So I put together the video I’m uploading with this post. I think it answers criticisms, but it also does more with that. It reckons with the larger consequences of the Syrian war for geopolitics, and the prospects of world peace and prosperity in general. It starts specific and gets very very general. Syria is a depressing issue, and my weariness with its unrelenting horror may come across in this video. But I try to end on a hopeful note.
We never hear about Yemen. Endless amounts of ink and pixels have been spent on the conflict in Syria. “Innocents are dying!” is the constant refrain. Well, innocents are dying in Yemen too, and we never hear about it. I’m not saying that information on Yemen is censored in our newspapers. It’s censored by the combatants, but that’s not tremendously different from what goes on in Syria, and is not what I’m getting at.
We do know that Yemen is a disaster, but our government and media doesn’t do anything more than issue the facts. There are no government ultimatums or red lines. There is no daily “above the fold” update. When the UN or some other NGO issues a new report full of outrages, it is dutifully published on page 27 or the online equivalent. No time is invested in Yemen either, in the halls of government or on the opinion pages. That’s an outrage.
Today’s video explains why that is and starts my small effort to raise awareness about Yemen.
Russia and China have never made a secret of it. They are more interested in sovereignty than human rights. Considering the way that the US has weaponized human rights concerns recently, it’s hard to blame them. But as we watch the brutalization of East Aleppo, US Ambassador to the UN Samantha Power’s cries of “Shame!” make a lot of sense. IF you ignore one of those very important things that nobody talks about. This video takes you back to 2011, and the US decision that made The UN’s impotence in Aleppo inevitable.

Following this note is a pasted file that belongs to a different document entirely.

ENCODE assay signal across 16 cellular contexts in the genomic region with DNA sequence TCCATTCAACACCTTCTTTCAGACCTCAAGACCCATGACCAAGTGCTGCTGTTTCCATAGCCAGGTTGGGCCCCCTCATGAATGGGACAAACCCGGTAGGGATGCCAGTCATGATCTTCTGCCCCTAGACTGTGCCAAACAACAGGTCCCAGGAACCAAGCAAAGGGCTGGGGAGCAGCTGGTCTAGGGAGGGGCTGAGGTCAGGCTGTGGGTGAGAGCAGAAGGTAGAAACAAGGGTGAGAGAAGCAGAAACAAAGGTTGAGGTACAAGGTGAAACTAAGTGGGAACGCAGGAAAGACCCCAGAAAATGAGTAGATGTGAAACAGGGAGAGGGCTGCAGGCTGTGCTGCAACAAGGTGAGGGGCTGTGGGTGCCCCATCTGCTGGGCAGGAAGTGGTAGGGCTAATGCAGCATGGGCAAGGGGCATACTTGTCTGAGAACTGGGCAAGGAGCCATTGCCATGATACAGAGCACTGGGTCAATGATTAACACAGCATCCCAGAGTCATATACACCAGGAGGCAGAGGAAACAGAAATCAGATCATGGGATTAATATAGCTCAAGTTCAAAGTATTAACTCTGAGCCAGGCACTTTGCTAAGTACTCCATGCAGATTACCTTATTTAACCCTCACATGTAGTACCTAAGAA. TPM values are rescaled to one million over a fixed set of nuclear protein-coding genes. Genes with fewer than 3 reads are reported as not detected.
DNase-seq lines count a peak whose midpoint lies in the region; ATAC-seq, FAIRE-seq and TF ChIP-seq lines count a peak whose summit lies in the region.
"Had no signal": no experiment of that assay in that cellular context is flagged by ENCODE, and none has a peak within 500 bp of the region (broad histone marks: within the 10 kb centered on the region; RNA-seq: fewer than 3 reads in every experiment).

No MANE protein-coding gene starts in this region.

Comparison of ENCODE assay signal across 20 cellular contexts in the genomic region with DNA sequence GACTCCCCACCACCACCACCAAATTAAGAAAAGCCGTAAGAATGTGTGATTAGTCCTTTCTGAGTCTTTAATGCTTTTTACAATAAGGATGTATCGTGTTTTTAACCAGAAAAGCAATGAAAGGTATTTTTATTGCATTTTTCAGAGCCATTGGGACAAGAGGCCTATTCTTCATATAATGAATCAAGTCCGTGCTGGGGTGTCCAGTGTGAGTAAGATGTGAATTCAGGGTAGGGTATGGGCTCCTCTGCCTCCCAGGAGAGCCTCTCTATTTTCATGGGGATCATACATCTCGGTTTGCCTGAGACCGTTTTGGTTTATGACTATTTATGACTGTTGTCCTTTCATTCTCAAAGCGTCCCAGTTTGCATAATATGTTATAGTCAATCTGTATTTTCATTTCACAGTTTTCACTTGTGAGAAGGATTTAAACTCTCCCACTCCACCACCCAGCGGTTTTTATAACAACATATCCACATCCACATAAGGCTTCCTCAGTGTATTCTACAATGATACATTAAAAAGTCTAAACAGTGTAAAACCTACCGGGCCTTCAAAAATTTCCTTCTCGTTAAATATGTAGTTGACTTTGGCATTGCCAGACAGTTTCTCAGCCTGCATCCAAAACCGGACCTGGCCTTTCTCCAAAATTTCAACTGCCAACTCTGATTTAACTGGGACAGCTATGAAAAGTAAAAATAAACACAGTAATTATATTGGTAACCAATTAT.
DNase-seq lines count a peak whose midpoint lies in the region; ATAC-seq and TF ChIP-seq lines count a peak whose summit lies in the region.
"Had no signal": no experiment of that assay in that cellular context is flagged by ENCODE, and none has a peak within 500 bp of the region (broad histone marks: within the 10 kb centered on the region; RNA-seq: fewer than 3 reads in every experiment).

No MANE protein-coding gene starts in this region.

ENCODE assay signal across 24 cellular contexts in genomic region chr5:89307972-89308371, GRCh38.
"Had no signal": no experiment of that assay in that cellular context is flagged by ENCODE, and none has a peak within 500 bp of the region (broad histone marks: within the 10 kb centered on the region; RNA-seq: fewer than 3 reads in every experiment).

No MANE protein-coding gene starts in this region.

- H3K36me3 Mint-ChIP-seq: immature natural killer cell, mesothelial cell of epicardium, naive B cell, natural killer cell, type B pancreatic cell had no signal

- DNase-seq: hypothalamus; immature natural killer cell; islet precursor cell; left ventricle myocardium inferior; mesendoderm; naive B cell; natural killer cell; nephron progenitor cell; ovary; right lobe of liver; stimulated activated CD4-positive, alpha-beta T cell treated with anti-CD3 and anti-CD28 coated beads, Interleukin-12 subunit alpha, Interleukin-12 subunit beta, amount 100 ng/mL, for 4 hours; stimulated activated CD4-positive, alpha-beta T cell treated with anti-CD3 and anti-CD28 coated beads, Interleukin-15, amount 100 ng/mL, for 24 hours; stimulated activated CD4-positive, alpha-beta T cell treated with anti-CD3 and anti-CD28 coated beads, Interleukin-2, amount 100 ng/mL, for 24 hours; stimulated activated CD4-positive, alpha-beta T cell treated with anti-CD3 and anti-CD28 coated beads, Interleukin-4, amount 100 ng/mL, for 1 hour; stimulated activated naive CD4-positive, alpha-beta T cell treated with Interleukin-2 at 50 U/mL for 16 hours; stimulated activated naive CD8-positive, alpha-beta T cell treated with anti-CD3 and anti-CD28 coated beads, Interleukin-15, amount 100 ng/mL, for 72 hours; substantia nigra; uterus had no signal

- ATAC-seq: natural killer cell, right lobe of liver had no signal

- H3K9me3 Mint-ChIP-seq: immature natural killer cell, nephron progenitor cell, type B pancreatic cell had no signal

A certain UN resolution is pretty central to this video. Here it is if you’d like to review it.
Yeesh. This one is heavy. I was lamenting recently that my videos weren’t using clever editing, and didn’t have much emotional range. Coming across the Ambassador’s speech allowed me to deal with both of those issues. I really like the result, I hope you do to.
Lest you think I’m being unfair to Ambassador Power, a bit of explanation is in order. Power was initially famous for writing a book called The Problem From Hell: America In the Age of Genocide. She’s also famous for only seeing America as the solution to problems, and not making much allowance for the downsides of intervention. So far, so average. If I’d read the book, maybe I’d have a stronger opinion, but on that alone I’d be happy to see her make a speech like this. But she’s also been involved in the decision making on Syria from the get-go. She was an adviser to Obama when he was a Senator, and she was on the National Security Council before starting at the UN in 2013. So she was in on the ground floor with both Libya and Syria, and she’s had a hand on the meat grinder this whole time. She’s used her reputation as an international do-gooder to help destroy both of these countries. She’s not alone in that, but she’s the one using this particularly horrific moment to preach from pretended moral high ground. So no, I don’t think I’m being particularly unfair to her.
The topic of this video has bugged me for a while. It strikes me as one of the central blunders of the Obama administration, but nobody talks about it. I thought diplomacy was about being able to see things from the other guy’s perspective. This is right up there with NATO expansion as failures of understanding go…